Pre-Raphaelites in The City: Pre-Raphaelites in Birmingham

Dinah Roe

Pre-Raphaelites in Birmingham

I first came to visit Birmingham to celebrate the beginning of my postgraduate studies in 1998. I walked around the city all day, backpack slung over my shoulders, revelling in the city’s startling combination of old and new. I had come up from London to see the Edward Burne-Jones exhibition at the Birmingham Museum and Art Gallery. I remember buying a small exhibition poster and putting it up in the tiny bedroom at my halls of residence, and wondering when I would return.

Over the years I have visited Birmingham many times, but this past weekend was very special to me; I gave a talk on Pre-Raphaelite frames for the Pre-Raphaelite Society at the beautiful Birmingham Cathedral. It was such an honour to meet the members of the Society, who were as curious, knowledgeable and engaged an audience as any speaker could hope for. I particularly enjoyed the question and answer session, and learned a great deal. I encourage anyone who is interested in the Pre-Raphaelites to join and support the Pre-Raphaelite Society.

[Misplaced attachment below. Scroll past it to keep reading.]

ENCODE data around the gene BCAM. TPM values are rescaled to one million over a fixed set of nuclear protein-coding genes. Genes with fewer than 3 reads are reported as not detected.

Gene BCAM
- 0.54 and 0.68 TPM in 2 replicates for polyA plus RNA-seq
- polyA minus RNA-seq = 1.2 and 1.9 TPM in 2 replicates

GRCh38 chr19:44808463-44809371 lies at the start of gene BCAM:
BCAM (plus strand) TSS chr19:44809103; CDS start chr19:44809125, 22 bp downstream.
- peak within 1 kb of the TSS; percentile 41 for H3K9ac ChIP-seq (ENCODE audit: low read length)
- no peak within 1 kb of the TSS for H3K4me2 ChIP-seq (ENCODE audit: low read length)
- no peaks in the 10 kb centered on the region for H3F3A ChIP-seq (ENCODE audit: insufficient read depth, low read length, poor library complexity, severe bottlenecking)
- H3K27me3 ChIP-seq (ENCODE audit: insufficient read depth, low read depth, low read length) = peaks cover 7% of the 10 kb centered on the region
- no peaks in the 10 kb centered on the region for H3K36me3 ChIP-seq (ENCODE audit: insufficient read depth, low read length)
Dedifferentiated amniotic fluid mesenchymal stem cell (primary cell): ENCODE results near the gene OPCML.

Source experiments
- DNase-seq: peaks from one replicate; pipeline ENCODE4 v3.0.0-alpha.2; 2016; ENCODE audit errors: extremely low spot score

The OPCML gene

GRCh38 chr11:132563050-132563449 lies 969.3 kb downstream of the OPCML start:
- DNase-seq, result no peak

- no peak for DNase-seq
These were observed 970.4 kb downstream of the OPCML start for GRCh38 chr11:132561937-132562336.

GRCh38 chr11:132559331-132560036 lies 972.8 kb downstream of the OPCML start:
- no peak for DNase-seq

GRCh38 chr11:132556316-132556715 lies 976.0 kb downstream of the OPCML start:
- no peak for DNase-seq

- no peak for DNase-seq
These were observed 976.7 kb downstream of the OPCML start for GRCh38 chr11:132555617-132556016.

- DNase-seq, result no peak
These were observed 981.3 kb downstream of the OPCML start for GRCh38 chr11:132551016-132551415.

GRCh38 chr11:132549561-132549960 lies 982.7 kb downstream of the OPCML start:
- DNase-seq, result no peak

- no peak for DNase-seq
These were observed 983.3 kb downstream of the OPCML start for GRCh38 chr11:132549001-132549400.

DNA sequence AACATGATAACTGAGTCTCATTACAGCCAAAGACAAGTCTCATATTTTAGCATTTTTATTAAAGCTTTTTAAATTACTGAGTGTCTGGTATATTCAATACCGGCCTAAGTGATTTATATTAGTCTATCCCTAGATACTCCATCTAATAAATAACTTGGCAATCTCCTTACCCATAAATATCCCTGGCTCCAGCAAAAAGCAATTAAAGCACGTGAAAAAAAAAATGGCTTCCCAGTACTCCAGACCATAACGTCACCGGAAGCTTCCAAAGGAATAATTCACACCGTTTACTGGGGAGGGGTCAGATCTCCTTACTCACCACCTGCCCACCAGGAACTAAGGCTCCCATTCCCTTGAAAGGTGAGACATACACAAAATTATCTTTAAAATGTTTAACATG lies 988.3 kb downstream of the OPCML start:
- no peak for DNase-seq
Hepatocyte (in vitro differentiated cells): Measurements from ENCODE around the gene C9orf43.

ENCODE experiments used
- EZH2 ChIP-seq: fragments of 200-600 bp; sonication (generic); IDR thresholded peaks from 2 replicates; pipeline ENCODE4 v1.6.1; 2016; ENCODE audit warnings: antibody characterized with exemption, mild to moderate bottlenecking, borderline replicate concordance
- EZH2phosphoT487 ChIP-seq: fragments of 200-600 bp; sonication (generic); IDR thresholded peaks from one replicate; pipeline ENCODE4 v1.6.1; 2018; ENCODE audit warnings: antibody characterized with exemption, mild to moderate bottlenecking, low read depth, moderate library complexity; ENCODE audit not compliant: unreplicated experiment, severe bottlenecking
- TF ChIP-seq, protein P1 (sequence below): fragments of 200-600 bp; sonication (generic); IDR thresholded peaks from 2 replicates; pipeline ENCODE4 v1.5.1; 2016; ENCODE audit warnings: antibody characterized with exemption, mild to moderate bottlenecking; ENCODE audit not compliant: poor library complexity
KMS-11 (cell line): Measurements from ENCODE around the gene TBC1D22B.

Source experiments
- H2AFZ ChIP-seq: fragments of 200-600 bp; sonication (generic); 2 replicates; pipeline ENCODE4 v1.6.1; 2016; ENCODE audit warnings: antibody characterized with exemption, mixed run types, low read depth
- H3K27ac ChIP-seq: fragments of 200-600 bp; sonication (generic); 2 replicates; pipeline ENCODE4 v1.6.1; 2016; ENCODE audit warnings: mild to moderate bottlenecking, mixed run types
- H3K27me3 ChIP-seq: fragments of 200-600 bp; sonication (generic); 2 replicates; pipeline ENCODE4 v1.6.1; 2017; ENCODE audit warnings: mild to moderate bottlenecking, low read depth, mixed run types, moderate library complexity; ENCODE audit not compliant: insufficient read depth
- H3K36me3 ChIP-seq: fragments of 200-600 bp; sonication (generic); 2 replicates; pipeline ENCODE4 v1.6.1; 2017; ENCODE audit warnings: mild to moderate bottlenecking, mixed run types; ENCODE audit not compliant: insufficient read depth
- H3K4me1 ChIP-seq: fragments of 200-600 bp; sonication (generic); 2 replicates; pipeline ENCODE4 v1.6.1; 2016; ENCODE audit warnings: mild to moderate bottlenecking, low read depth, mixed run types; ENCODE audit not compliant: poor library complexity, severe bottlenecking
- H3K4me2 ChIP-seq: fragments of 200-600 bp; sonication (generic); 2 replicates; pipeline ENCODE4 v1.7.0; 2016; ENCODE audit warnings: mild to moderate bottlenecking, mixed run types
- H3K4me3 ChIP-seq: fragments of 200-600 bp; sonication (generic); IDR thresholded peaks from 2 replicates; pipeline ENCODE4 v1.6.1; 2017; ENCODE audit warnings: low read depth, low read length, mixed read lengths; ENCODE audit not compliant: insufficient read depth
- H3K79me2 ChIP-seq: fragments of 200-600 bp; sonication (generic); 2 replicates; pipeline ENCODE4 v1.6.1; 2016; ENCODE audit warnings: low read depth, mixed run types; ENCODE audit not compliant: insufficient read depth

Also, if you haven’t visited Birmingham Museum and Art Gallery, do so immediately. In addition to a fine collection of Pre-Raphaelite art, they have an excellent giftshop, featuring all manner of fun Pre-Raphaelite books, posters, magnets, key-chains, etc. I bought myself a very handsome tea-towel.

And if the prospect of acquiring a tea towel with Dante Gabriel Rossetti’s Proserpine is not enough to convince you to visit Birmingham soon, perhaps some of these photos from the day will persuade you to experience the city’s charms for yourself.


Birmingham Cathedral


Statue of Bishop Charles Gore, at the West entrance of the Cathedral


Ford Madox Brown, ‘Work’ (BMAG)


Frame detail from Brown’s ‘Work’ (BMAG)

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Pre-Raphaelites in the City

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This blog explores the thriving Victorian cities which inspired the Pre-Raphaelites, and were shaped by them in turn. While the Pre-Raphaelites produced poetry and art praising the natural world, most were born and raised in urban environments, and their work retained a cosmopolitan sensibility. Although this blog will sometimes take excursions into the countryside, its focus will remain on city life. If you want more information on images or sources, please get in touch.